WASHINGTON DC MECHANIC’S LIEN LAW
A Strong Legal Remedy for Resolving Construction Payment Disputes in The District of Columbia
What is a Mechanic’s Lien?
A mechanic’s lien in Washington DC is a statutory remedy for “contractors,” and anyone else “directly employed” by them, to recover monies owed for the construction, improvement, or repair of a building in the District of Columbia.
A mechanic’s lien claim, if properly enforced, results in the establishment of a lien against the owner’s real property (the land and building thereon) where the unpaid construction work and materials were provided. The lien can be used to force a sale of the owner’s interest in the real property as a source of monetary funds to satisfy the amount due. The lien amount equals the amount owed under the contract price, or if no written contract, the reasonable value of the unpaid portion of the project.
The History and Rationale for Mechanic’s Liens
The original rationale in this country for adopting a mechanic’s lien law was to encourage builders to become involved in the construction of Washington DC (originally referred to as “the District of Columbia”). At that time, there were no automobiles and the term “mechanic” generally referred to builders and skilled tradesmen such as masons and carpenters. The federal government’s credit was not as good back then as it is today. Creating a lien on the building was, and still is, a means of offering security to contractors and subcontractors providing labor and materials prior to payment.
In 1790, Congress approved the creation of a capital along the Potomac River with the precise location to be selected by George Washington. Shortly thereafter, in 1791, the State of Maryland (which, at that time, included the area where Washington DC is now located) passed the first Mechanic’s Lien Act in this country. The legislation was introduced in the Maryland Legislature by Thomas Jefferson.
Who Can Assert a Mechanic’s Lien?
Under the Washington DC mechanic’s lien statute, the term “contractor” means the contractor who directly contracted with the property owner to perform the construction work in question. On a large construction project this would typically be the general contractor who may, in turn, enter into subcontracts with other specialized construction trades necessary to perform the work. The term “subcontractor” as used herein, refers to any person “directly employed by” the owner’s contractor, such as a subcontractor, material supplier, or labor. Only those who contract directly with the owner or the owner’s contractor are entitled to seek a mechanic’s lien under the Washington DC mechanic’s lien law.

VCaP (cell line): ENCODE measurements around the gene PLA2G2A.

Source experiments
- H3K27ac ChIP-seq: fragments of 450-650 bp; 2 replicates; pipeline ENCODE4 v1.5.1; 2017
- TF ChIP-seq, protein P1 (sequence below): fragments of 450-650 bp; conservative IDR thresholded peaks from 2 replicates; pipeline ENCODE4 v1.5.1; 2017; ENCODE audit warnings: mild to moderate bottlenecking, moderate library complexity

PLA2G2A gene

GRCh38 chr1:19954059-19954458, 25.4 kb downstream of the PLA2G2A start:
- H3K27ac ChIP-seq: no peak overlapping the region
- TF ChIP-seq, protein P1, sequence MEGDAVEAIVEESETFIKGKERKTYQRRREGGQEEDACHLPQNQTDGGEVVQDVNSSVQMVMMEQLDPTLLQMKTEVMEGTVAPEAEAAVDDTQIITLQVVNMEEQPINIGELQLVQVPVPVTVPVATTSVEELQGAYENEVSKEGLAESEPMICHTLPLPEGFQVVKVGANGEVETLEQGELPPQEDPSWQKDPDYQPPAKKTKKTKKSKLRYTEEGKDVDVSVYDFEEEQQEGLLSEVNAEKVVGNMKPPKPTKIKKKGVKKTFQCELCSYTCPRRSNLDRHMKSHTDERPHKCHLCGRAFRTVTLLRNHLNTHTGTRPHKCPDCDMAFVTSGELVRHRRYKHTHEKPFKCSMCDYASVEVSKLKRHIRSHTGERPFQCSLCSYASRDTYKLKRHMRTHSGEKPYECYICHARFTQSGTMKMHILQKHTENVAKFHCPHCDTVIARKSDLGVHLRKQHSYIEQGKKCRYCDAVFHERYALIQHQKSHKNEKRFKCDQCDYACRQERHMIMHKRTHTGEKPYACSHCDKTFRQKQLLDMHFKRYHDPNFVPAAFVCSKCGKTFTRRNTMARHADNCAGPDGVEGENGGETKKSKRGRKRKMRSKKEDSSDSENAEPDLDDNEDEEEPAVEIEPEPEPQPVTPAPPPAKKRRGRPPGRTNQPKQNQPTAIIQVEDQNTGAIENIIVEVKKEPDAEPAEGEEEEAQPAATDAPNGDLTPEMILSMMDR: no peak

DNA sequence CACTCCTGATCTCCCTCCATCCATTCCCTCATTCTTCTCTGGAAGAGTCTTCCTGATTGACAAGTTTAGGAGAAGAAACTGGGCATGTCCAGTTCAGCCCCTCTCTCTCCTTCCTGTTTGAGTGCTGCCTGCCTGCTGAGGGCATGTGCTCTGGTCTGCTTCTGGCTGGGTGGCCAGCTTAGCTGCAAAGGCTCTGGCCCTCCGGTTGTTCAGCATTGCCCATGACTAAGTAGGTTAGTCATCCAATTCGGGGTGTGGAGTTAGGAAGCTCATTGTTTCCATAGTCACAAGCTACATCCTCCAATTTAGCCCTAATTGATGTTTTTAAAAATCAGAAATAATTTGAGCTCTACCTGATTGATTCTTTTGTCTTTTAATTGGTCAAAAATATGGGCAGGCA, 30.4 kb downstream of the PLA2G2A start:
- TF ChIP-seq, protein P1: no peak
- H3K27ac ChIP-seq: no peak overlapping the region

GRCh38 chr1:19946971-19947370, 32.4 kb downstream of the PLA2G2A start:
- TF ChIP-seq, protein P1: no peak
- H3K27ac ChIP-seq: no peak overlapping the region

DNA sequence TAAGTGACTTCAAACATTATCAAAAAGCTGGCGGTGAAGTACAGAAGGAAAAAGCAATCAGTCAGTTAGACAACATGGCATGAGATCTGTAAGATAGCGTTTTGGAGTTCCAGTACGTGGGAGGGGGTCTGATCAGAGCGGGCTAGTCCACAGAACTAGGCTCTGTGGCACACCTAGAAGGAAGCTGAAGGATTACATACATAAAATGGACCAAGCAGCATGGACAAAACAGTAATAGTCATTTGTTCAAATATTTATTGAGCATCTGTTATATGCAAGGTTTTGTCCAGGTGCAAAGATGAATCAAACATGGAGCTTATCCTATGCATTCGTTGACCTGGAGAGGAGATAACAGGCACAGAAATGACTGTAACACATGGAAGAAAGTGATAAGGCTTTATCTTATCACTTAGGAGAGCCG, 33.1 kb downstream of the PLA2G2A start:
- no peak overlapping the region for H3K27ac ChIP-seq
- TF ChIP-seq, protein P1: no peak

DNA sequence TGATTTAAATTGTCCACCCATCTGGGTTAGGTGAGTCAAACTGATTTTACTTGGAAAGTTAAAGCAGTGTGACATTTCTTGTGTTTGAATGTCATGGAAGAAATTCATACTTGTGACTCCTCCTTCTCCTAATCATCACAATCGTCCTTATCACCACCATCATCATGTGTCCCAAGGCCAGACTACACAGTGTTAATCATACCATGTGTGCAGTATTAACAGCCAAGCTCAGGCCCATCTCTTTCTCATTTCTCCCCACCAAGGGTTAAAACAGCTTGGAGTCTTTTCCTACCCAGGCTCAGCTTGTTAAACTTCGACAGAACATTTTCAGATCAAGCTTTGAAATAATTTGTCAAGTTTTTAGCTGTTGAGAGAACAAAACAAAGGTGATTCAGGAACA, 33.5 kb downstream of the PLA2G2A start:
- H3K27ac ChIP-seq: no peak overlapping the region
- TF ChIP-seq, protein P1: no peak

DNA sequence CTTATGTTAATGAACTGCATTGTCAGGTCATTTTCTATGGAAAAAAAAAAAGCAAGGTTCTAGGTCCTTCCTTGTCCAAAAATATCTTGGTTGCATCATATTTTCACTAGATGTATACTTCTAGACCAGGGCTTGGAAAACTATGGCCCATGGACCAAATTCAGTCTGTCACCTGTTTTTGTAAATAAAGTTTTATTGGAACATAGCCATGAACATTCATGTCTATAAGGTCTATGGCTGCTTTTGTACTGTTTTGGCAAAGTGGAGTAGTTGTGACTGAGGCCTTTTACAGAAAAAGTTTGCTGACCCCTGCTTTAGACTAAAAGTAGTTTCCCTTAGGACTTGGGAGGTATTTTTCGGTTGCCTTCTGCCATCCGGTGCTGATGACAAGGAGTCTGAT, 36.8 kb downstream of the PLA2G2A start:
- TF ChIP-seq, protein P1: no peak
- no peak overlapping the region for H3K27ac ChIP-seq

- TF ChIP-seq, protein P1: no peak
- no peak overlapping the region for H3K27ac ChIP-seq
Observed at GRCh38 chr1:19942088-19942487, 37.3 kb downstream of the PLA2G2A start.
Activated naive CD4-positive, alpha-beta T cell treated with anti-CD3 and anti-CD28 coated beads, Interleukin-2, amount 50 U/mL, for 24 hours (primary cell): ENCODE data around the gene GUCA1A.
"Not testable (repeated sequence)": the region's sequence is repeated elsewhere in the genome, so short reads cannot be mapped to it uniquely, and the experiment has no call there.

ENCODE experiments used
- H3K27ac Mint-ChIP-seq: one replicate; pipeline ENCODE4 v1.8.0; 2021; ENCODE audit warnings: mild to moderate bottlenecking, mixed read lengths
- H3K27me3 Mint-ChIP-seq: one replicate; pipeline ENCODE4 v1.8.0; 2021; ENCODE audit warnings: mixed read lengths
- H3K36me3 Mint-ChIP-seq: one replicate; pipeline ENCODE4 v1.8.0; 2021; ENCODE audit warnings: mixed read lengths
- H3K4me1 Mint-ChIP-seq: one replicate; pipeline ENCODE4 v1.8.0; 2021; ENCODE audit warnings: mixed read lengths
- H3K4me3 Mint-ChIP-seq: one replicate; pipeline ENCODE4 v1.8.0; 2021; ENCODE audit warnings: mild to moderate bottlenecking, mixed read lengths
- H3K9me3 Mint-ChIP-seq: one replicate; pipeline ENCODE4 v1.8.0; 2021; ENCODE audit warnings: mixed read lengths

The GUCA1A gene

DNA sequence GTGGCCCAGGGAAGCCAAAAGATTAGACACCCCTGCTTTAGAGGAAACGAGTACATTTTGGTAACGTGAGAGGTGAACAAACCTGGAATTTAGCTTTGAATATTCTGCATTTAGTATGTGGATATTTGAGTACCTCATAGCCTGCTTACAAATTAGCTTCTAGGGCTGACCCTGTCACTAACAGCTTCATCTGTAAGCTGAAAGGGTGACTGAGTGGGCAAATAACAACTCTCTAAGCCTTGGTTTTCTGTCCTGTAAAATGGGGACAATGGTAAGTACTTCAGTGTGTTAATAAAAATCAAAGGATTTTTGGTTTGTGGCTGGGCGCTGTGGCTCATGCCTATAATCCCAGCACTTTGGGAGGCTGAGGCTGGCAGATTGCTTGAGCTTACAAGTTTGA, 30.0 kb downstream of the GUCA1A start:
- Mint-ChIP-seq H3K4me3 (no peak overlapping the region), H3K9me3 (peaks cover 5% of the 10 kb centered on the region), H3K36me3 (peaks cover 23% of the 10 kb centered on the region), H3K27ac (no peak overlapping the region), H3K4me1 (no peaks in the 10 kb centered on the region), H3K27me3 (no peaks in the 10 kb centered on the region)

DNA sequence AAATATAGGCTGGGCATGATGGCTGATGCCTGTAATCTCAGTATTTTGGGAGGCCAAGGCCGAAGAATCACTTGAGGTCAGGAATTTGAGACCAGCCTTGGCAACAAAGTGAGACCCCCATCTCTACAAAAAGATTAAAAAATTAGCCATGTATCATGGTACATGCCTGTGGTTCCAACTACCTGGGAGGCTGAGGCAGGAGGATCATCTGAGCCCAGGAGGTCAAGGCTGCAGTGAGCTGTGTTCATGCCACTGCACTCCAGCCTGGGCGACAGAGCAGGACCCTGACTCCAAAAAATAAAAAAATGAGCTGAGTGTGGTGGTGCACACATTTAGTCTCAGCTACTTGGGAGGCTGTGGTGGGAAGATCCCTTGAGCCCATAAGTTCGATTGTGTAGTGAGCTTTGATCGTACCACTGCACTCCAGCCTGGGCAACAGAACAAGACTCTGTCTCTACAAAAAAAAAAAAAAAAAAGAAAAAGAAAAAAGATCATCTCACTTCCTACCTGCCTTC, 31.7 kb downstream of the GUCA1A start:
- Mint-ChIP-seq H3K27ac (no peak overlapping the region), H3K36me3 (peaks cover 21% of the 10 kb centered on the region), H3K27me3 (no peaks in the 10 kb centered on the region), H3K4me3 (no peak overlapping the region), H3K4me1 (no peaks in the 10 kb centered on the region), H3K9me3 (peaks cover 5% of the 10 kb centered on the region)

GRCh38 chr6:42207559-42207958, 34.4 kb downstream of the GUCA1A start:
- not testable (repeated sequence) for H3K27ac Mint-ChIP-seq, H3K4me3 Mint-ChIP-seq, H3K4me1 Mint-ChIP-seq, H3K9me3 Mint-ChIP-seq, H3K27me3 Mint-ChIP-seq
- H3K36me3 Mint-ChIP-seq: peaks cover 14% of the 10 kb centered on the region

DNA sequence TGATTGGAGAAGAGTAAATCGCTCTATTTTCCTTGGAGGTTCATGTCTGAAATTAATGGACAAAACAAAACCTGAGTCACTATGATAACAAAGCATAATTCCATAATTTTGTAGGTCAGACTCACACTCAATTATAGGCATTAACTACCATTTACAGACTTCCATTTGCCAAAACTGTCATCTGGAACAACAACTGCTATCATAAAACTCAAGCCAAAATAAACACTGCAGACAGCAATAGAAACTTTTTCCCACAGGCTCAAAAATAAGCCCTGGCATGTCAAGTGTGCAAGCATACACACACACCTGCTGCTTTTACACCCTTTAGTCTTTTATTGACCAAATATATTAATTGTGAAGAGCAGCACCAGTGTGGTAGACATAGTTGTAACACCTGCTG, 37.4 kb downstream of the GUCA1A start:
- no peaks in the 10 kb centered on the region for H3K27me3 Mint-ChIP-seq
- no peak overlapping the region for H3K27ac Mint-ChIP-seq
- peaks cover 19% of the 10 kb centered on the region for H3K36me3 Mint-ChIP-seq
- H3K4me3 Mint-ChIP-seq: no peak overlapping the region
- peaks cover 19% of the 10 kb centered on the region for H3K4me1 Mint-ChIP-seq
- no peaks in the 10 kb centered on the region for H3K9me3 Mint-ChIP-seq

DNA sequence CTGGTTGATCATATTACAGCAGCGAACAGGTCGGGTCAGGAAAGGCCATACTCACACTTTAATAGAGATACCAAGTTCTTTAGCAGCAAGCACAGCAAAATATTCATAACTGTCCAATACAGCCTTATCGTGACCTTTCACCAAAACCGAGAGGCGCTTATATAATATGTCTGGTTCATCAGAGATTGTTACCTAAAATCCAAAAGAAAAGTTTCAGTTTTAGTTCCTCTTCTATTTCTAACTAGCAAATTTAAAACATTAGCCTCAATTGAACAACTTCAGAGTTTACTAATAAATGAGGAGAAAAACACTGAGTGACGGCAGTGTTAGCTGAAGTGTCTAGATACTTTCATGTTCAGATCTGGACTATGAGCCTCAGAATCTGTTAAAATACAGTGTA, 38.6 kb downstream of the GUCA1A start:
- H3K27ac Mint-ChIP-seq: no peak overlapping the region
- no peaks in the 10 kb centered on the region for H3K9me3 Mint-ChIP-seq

Sub-subcontractors, those who are not in direct contractual privity with the owner’s contractor, do not have lien rights under the Washington DC mechanic’s lien law.
Attachment and Preservation of a Mechanic’s Lien
In Washington DC, a mechanic’s lien attaches at the time of the commencement of the construction of the building. This early commencement date gives a mechanic’s lien priority in time over many types of subsequently created liens that attached to the property. For example, a lien resulting from a judgment obtained, or a second mortgage created, after construction of the building was commenced would not have priority over a properly enforced mechanic’s lien. However, the mechanic’s lien will terminate unless there is timely filing of a notice of intent to enforce a mechanic’s lien and compliance with the other statutory requirements discussed below.
Notice of Intent to Enforce Mechanic’s Lien – 90 days
Requirements for contractors and subcontractors
A notice of intent to enforce mechanic’s lien must be filed and recorded with the Recorder of Deeds of the District of Columbia no later than 90 days after the completion or termination of the project, whichever occurs earlier. The notice must identify the property subject to the lien and the amount due as well as contain the specified information and documentation required by the mechanic’s lien statute. The Recorder of Deeds office publishes a form for this purpose called “Notice of Mechanic’s Lien.”